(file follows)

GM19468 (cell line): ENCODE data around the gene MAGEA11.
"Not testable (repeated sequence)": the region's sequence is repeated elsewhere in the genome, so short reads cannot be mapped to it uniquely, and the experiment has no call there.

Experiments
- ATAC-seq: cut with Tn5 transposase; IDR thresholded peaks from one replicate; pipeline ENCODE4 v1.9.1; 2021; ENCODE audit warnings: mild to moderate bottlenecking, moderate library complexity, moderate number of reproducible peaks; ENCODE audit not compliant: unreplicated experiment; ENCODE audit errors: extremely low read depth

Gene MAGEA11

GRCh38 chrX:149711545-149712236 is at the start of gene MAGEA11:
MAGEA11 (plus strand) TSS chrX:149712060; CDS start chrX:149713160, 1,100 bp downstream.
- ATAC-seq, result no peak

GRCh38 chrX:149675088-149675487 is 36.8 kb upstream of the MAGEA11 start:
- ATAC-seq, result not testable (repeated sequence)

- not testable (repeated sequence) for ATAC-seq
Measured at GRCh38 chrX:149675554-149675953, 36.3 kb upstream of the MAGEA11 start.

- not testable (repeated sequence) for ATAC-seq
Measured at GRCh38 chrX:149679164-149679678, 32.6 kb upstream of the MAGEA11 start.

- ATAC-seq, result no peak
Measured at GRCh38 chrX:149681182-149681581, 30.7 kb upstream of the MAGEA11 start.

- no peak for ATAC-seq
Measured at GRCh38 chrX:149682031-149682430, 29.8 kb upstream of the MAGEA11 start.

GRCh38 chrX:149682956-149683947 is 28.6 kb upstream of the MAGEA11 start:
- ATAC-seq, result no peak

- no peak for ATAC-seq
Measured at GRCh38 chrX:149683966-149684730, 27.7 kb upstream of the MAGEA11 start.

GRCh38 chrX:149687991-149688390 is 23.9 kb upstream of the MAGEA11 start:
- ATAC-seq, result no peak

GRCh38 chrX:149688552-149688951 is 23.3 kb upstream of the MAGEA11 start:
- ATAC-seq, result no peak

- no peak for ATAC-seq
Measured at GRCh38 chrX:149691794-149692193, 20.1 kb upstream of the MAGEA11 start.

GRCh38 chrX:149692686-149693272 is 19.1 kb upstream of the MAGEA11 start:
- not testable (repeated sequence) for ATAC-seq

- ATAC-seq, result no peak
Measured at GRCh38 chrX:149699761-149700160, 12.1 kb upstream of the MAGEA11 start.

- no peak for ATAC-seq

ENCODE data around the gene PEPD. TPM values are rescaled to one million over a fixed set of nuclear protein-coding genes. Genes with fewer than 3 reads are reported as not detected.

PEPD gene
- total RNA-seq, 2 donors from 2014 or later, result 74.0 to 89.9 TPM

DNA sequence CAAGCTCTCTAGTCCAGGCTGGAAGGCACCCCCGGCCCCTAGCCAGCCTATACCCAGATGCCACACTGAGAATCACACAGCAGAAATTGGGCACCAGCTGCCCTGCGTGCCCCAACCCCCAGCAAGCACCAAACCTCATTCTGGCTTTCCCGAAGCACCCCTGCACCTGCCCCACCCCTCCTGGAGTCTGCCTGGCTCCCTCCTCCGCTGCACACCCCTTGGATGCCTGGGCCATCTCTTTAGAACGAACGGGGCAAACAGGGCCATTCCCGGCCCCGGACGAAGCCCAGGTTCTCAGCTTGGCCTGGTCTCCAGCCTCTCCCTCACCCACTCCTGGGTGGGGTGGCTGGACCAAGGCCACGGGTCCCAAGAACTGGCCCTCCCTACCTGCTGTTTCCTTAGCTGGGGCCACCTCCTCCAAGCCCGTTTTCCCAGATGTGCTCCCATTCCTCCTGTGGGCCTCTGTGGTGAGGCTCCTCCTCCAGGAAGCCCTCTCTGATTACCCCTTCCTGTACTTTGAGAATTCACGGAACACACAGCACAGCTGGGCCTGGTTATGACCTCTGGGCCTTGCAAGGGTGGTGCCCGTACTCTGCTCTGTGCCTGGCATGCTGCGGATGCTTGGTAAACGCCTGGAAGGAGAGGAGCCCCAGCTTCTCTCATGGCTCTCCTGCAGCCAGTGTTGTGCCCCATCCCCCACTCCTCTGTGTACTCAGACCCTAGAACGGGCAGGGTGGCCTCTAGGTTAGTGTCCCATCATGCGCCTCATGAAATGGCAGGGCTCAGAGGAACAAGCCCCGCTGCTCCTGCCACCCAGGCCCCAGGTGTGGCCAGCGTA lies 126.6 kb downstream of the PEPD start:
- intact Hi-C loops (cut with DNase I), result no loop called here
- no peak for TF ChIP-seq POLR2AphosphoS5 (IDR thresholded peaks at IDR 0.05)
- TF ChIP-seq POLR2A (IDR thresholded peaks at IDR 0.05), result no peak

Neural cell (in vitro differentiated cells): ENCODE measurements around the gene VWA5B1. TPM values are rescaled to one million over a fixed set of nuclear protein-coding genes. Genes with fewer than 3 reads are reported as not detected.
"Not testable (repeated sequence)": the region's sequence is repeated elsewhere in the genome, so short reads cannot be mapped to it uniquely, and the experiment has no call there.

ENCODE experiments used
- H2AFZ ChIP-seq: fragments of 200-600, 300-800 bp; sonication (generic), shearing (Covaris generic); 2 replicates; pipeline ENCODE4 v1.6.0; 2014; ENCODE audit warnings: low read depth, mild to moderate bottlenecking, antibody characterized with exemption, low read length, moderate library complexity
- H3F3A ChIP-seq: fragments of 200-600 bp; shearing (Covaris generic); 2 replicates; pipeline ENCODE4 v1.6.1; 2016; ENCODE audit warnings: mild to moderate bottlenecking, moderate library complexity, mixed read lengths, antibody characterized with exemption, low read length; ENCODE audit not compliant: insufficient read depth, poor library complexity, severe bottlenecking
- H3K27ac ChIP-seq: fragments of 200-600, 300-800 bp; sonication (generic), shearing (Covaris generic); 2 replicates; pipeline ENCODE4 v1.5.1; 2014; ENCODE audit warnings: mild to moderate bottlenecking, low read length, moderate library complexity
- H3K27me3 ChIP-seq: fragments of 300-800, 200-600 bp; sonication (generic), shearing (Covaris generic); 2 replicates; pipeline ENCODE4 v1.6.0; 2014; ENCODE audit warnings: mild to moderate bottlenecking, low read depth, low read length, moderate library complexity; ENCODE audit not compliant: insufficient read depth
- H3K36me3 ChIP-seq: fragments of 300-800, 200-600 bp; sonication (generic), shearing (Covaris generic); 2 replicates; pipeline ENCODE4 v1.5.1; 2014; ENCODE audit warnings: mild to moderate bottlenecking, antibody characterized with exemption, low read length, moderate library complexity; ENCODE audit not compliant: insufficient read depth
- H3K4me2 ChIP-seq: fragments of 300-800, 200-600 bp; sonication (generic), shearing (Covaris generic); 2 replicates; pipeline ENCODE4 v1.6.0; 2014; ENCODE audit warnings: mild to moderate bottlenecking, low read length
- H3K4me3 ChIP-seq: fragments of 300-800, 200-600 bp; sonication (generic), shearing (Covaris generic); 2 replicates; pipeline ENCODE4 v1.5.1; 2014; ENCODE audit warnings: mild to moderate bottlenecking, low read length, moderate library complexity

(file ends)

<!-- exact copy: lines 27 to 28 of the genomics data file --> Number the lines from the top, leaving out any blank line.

- no peak for ATAC-seq
Measured at GRCh38 chrX:149691794-149692193, 20.1 kb upstream of the MAGEA11 start.